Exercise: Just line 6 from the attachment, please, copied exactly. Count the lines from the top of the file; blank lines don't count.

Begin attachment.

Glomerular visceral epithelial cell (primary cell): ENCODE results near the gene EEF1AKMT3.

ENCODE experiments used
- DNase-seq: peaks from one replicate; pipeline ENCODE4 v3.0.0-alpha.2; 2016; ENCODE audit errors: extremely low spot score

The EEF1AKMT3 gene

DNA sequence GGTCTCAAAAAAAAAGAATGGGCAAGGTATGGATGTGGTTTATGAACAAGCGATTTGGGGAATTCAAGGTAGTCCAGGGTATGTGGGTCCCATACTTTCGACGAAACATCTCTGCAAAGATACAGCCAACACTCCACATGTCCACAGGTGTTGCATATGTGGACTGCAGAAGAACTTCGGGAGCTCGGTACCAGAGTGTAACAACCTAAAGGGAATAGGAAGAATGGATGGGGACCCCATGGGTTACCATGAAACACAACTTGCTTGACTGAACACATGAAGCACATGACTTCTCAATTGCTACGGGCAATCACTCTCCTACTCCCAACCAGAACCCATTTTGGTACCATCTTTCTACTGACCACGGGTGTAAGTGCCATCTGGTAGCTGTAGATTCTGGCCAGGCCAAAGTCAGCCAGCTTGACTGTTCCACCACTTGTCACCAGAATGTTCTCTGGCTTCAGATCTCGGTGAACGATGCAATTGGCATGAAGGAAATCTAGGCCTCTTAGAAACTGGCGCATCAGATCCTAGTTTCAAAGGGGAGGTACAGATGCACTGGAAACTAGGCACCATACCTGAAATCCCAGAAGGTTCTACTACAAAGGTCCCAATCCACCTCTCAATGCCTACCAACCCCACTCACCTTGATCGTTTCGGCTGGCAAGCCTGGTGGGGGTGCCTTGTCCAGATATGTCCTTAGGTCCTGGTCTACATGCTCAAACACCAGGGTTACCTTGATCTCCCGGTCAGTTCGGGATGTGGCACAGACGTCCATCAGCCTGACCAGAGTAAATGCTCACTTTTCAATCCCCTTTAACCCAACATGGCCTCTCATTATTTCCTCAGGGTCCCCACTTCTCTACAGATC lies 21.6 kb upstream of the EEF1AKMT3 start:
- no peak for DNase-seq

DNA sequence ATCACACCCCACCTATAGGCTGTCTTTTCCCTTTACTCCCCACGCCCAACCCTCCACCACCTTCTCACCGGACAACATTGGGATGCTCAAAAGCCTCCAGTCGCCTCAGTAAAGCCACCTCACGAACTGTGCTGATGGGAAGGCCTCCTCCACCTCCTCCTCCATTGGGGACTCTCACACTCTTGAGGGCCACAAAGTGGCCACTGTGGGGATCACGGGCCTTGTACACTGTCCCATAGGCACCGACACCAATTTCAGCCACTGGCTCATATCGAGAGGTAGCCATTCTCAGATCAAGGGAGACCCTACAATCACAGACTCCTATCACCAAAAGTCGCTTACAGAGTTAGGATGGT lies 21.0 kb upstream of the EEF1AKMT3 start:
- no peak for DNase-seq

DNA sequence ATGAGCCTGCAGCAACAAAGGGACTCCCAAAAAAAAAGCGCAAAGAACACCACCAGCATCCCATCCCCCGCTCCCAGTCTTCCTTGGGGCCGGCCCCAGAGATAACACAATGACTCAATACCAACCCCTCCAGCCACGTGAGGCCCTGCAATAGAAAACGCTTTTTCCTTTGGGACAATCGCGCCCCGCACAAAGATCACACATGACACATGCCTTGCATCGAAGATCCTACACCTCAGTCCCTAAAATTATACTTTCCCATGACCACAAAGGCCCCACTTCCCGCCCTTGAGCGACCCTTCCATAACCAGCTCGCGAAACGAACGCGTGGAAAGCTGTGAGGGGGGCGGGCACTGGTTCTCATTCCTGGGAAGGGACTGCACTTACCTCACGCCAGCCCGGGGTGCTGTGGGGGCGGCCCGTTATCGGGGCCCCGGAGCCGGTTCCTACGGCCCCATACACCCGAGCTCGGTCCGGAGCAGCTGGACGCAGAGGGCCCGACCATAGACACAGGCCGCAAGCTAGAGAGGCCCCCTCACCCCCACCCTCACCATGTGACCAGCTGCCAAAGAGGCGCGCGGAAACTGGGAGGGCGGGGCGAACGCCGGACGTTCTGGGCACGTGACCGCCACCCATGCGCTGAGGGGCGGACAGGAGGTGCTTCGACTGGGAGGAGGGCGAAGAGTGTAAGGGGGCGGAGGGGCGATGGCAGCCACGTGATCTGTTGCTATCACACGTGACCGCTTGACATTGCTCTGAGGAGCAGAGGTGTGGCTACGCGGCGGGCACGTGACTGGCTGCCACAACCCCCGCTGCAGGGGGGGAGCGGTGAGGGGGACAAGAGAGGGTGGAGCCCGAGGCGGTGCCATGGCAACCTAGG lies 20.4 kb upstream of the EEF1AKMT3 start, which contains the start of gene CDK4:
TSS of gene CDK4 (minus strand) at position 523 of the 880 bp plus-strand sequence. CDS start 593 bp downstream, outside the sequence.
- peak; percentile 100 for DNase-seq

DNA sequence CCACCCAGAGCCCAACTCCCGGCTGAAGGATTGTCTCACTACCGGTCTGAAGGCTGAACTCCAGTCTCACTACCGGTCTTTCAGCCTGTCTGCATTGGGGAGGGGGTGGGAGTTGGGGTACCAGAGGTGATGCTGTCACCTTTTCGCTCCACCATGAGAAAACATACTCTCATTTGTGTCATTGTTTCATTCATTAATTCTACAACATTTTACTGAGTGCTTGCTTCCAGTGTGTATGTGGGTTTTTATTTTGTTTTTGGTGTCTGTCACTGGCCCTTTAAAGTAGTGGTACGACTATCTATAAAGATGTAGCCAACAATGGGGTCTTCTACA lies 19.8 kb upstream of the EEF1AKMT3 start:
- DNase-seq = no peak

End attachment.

- no peak for DNase-seq